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Data Management & Warehousing

REQUIREMENTS OF A
DATA WAREHOUSE
DATA MODEL

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Requirements

•  Uses A Design Pattern
–  General reusable approaches and solutions to
commonly occurring problems that can be used in
many different situations
•  Convention Over Configuration
–  Decrease the number of decisions that designers /
developers need to make, gaining simplicity, without
losing flexibility
–  Achieved by ensuring that tables and columns use a
standard structures, naming convention, etc. and are
populated and queried in a consistent fashion
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Requirements

•  DRY (Don’t Repeat Yourself)
–  Reduce duplication because it:
•  Increases the difficulty of changing the model
•  Decreases the clarity of the model
•  Leads to opportunities for inconsistency
•  Static over a long period of time
–  No need to add or modify tables on a regular basis
–  Note: There is a difference between designed and
implemented, it is possible to have designed a table
but not to implement it until it is actually required

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Requirements

•  The data model should store data at the lowest
possible level
–  Information stored at the transaction level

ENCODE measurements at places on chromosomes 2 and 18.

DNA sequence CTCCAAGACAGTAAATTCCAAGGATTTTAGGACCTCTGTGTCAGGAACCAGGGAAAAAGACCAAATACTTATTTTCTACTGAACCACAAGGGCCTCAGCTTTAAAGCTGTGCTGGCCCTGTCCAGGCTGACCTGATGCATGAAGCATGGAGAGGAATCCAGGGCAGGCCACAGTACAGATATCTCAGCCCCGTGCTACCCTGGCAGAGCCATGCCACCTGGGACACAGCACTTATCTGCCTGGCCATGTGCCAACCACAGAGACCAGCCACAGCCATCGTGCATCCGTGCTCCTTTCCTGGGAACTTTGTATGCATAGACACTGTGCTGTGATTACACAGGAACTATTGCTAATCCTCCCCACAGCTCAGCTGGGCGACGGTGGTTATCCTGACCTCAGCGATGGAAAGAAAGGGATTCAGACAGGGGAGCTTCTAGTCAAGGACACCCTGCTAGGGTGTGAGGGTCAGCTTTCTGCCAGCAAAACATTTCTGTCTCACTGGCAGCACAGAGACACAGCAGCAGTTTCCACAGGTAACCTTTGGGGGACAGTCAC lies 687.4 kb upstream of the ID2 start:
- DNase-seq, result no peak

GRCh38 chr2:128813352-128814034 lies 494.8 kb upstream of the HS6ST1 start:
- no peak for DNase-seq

–  Avoid the storage of aggregates
•  Supports the best use of platform specific
features without compromising the design
–  Where available supports:
•  Partitioning
•  Column Storage
•  Many Insert/Few Update strategies

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Requirements

•  Completely time-variant
–  It should be possible to reconstruct all information at
any point in time
•  Communication tool
–  Aids the refinement of requirements
–  Aids the explanation of possibilities
–  Develops confidence from the user

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Requirements

•  Uses Standard BI Relational Databases
–  Ensure that the solution can be deployed on any
current platform and, if necessary, re-deployed on a
future platform
•  Process Neutral
–  It will not reflect past, current or planned business
processes, practices or dependencies
–  Stores the data items and relationships as defined by
their use at the point in time when the information is
created and acquired

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Data Management & Warehousing